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4 Factors for a Fair Deal

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Do you wish to strike a deal for your firm? What sort of deal is best for you? Do you know your firm’s value? Some people still believe that firm valuation centers on gross revenues. I recently participated in the annual Deals and Deal Makers Summit, hosted by Echelon Partners, where I learned that such a simplistic formula ignores market and economic reality. Advisory firms today have access to multiple ways of achieving liquidity, buying a stake in the business and obtaining financing for growth.

This year’s event yielded four big conclusions among many very good ideas:

  1. Size matters when it comes to pricing a deal.
  2. Sharing the economics between buyer and seller ensures a better deal for both.
  3. Business model impacts value.
  4. Consider the pros and cons of going public.

Size Matters

Conference host Dan Seivert, founder of Echelon Partners, shared the components that determine an advisory firm’s value: free cash flow, risk and growth.

Firms often use Earnings Before Interest, Tax, Depreciation and Amortization (EBITDA) instead of free cash flow, which has a more specific definition, but the key measurement must reveal the bottom line after revenue is generated and expenses are paid, including fair compensation to the owners.

Size matters. Large firms have the ability to spin out more cash flow than smaller firms for several reasons: Often they have pricing power; they attract larger, more profitable clients; they have a more leveraged and productive business structure; and they have the capacity to take in more clients. Further, the operating expenses of larger firms drop precipitously. On the small end of the scale, a typical advisor could spend as much as 45 cents of every dollar on overhead like rent, utilities, administrative staff, marketing and compliance. The best performing large firms with over $1 billion of AUM often get their expense ratio down to 30% of revenue. These advantages positively impact the bottom line, both in absolute terms and as a percentage of revenue. Having a larger number to which one can apply an appropriate capitalization rate results in higher value.

In addition to free cash flow, metrics around risk and growth contribute to firm valuation. Firm size impacts these two key elements as well.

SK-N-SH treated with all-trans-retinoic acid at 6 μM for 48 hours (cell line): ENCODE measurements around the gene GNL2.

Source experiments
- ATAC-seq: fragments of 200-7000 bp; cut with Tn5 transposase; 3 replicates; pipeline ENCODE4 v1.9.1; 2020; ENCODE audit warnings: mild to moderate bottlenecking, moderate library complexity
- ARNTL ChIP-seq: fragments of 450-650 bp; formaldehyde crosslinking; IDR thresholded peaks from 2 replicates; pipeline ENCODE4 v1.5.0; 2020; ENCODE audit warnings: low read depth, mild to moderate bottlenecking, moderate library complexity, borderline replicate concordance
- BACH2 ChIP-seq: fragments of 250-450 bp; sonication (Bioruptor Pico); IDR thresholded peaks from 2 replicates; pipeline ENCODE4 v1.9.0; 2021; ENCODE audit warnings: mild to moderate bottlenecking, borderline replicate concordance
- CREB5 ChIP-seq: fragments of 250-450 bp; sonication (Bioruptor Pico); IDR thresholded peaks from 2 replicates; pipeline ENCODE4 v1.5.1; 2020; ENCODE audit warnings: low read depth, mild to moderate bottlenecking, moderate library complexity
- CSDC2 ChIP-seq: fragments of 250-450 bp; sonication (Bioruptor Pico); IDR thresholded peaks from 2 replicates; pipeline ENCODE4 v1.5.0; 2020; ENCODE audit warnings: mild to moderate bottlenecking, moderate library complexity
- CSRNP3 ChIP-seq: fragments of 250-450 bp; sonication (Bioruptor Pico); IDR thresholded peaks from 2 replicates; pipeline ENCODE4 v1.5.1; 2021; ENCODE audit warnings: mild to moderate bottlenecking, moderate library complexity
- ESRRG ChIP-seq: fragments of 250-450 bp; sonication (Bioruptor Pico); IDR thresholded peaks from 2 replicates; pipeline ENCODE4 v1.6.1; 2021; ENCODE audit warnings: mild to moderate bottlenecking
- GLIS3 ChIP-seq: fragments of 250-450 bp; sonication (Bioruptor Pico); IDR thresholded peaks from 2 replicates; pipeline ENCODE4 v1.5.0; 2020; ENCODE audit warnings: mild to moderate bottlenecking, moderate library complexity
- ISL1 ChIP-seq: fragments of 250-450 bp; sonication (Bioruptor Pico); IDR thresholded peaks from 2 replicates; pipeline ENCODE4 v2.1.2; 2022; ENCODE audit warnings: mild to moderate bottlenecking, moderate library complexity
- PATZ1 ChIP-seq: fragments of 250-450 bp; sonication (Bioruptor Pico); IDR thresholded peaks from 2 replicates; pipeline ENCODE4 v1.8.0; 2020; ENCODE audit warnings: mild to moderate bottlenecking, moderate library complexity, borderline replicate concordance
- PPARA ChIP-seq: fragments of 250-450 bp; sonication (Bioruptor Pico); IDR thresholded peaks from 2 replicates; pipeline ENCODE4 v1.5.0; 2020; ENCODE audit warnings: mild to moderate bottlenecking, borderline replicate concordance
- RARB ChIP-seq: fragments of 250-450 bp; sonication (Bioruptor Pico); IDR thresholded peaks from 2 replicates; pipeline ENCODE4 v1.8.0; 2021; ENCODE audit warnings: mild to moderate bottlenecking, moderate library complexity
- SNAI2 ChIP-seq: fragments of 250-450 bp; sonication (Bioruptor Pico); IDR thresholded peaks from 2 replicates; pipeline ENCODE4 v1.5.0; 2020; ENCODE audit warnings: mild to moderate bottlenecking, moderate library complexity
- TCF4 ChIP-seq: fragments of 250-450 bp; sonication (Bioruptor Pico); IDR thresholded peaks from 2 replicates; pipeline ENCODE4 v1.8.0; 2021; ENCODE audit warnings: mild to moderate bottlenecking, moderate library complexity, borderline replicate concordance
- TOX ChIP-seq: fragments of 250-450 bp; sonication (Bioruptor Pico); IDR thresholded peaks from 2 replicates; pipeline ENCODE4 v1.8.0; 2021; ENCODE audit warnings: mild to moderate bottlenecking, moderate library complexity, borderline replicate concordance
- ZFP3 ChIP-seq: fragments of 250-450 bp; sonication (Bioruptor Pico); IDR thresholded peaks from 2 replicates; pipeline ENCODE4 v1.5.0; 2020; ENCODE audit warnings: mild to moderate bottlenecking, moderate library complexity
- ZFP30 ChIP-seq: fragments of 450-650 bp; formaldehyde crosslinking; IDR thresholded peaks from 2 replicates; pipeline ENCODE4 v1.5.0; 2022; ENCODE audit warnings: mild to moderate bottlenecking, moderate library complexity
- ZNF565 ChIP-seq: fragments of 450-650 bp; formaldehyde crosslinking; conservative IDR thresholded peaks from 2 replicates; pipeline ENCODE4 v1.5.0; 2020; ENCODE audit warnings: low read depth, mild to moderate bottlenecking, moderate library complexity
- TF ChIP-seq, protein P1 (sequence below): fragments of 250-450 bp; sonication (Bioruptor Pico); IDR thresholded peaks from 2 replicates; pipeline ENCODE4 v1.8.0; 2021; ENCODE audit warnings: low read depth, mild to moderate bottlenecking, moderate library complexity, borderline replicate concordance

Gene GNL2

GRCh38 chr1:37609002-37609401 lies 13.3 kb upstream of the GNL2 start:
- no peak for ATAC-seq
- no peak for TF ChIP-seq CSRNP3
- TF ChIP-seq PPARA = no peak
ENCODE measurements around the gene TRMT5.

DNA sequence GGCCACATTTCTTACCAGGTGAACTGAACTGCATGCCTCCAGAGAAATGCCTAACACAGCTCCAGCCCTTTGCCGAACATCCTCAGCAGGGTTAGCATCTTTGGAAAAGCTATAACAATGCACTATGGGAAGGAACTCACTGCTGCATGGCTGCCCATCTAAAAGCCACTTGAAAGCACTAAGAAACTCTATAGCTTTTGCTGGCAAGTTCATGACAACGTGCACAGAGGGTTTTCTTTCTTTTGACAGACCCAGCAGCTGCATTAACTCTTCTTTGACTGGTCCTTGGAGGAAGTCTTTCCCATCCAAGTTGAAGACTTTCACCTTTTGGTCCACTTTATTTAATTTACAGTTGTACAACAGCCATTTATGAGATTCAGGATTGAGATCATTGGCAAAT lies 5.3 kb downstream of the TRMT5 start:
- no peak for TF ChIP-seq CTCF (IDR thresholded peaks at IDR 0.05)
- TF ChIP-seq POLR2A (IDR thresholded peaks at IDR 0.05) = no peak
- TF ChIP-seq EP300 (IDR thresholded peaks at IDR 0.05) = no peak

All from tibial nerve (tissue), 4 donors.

Thinking of risk in terms of what could imperil an advisory firm’s ability to function or grow, large firms are able to withstand the loss of a major client or a key employee better than a small firm. Further, large firms tend to be professionally managed and are more likely to have a command and control structure that provides a degree of oversight to individual activity.

On the growth side, large firms tend to grow faster than smaller firms. They have a greater market presence, an enhanced marketing budget, more points of contact, a managed discipline around business development and service, and a greater capacity to take on more complex clients.

All other things being equal, these three elements — cash flow, risk and growth — tend to favor large firms over small. Is your firm where you want and need it to be in order to take the next step?

Sharing Economics

Both parties in a deal should contribute something of value to the other. Buyer and seller must decide whether the combination of the two businesses will result in better economics and a higher combined worth. If the answer is yes, and both parties are contributing something of value, then why shouldn’t both benefit? Deals are becoming more complex and nuanced in structure.

Well-managed mergers typically help both parties reduce expenses by eliminating redundancies. They also create marketing synergies, with all advisors benefitting from multiple points of contact. Ideally, the combined firms also experience productivity gains unachievable as smaller entities. These combined factors result in higher positive cash flow.